When do you think, your boat is going to be finished?

And, yes, I thought so, the problem off facilities is a difficult one.
I am on the Pacific coast…

There might be a possibility to develop facilities on open ocean.
There might be more possibilities. It is going to take time and effort.
It might take cooperation too.
Keeping a low profile might prove useful.

What would be a necessary surface area to build a catamaran of yours of 67’ LOA?
Would you build two amas and put them on water and continue building, or would you
want to complete the whole vessel on dry and launch it?


I estimate the building time at 2 to 5 years depending on the method I use to build it.

The Pacific Coast would be convenient to my house.

I would definitely want to completely finish, paint and prep the boat before launching it. It is a full on, ocean going rated boat.

The platform would probably need to be covered, 120’ by 60’ minimum, larger would be much better, with a crane, generator, storage and loading access, etc.

It seems to me that an ocean going manufacturing facility is one of the keys to SeaSteading, if not the key.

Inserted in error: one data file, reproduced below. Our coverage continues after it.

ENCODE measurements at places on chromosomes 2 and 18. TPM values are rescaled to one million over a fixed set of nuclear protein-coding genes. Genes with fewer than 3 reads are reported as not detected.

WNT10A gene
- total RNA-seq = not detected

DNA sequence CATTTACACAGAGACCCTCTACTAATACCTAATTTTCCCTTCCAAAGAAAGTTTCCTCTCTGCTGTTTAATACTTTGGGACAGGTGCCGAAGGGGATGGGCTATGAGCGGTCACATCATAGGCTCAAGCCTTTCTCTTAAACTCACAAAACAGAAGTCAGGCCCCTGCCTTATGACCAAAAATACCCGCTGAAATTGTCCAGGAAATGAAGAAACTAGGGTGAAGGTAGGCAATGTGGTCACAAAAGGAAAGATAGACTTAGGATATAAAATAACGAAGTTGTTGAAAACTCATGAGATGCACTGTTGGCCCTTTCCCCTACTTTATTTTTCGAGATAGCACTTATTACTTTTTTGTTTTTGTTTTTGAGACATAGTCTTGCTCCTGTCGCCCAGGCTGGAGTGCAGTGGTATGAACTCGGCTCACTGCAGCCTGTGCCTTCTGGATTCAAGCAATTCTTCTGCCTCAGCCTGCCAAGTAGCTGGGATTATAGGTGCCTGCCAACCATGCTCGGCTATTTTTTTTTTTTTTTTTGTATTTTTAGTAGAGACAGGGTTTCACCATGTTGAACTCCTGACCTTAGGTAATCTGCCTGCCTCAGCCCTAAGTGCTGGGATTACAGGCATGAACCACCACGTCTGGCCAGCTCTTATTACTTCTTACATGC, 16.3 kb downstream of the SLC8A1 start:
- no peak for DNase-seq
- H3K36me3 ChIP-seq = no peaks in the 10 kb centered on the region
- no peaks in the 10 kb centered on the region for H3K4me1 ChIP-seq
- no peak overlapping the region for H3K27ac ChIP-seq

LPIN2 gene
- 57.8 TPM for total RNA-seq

(.) #14

Thank you for the answers. Interesting facts. It is good to know.
I do not have such a facility at this time. And I never had such a facility in the past.
And for the future, those would be the guidlines.

Thank’s again.

(Larry G) #15

Jaimie Mantzels’ place is on the Caribbean side of Panama in the Bocas Del Toro area. He has been talking more about building a community there lately. His biggest criteria is “can you be self sufficient and self reliant quickly?” because he is busy doing his own thing and does not have time or desire to do things for you. It could also be difficult to effectively barter labor with him (speculating) because he doesn’t appear to have a lot of trust for other people executing on his vision. On the other hand, he is interested in building community with interesting people doing cool maker things, and isn’t looking to make a large profit off of his maker community. So he’s will to provide space at low cost (cost being subject to negotiation) if you meet his criteria,